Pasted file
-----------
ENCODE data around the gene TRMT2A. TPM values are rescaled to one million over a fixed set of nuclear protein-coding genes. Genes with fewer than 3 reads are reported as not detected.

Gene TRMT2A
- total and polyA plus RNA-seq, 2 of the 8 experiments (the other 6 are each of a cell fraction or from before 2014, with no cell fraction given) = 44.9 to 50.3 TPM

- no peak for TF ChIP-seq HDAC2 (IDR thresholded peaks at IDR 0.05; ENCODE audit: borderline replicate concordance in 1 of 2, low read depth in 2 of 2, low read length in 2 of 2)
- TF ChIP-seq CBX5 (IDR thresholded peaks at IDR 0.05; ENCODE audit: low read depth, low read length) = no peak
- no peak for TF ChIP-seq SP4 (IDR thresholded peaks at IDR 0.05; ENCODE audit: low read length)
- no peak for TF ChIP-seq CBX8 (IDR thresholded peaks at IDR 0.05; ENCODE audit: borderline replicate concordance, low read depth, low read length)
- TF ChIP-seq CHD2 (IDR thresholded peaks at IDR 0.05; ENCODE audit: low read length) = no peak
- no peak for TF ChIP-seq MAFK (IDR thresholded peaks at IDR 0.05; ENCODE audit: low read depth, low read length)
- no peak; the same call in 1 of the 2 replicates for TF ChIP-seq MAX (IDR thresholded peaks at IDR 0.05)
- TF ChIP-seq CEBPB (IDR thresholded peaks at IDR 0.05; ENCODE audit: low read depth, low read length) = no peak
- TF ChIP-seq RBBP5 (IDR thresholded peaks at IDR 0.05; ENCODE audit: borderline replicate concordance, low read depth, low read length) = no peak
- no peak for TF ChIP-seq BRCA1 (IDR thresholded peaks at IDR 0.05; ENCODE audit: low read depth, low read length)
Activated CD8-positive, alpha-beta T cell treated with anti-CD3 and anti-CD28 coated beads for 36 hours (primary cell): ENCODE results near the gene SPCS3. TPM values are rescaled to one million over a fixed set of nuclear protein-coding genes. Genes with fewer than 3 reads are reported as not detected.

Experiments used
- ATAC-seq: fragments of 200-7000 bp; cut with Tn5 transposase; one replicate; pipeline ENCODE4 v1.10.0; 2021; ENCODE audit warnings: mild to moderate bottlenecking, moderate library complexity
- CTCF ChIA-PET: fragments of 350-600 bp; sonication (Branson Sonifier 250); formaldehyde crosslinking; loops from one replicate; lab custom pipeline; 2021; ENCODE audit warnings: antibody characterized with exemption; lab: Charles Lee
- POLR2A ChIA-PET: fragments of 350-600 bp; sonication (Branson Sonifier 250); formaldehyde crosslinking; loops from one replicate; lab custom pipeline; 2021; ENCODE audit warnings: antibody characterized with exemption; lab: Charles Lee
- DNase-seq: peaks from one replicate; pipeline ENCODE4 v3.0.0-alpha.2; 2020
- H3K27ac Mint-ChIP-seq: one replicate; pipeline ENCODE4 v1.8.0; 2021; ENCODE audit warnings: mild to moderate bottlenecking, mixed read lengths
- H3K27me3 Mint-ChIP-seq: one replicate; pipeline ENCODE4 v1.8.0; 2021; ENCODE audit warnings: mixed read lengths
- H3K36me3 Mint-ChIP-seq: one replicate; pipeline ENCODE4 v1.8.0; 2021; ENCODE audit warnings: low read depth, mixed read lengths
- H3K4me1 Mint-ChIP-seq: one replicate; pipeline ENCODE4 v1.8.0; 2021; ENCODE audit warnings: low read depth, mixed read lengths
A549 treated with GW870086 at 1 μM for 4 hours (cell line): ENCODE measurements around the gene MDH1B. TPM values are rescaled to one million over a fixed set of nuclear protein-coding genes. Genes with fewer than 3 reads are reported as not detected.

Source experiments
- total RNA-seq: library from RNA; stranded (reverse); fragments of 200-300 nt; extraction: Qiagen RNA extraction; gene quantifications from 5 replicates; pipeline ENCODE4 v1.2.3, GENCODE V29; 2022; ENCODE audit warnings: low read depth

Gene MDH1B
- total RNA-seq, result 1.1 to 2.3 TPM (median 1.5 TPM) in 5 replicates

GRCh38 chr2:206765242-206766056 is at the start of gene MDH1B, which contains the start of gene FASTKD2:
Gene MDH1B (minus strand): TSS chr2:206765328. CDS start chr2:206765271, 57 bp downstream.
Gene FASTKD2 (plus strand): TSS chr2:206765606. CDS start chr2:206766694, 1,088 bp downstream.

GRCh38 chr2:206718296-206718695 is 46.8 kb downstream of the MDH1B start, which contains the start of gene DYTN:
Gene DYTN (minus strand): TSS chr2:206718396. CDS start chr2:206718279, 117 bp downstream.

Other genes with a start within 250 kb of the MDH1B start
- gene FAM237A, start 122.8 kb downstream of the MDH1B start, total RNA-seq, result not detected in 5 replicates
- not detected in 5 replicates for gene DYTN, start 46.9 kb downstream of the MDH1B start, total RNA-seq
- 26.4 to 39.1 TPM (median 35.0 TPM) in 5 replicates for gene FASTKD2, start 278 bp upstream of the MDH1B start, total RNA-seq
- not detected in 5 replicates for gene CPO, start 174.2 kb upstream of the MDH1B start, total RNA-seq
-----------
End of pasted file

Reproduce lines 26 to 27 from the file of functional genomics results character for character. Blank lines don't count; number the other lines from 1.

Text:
- total RNA-seq: library from RNA; stranded (reverse); fragments of 200-300 nt; extraction: Qiagen RNA extraction; gene quantifications from 5 replicates; pipeline ENCODE4 v1.2.3, GENCODE V29; 2022; ENCODE audit warnings: low read depth

Gene MDH1B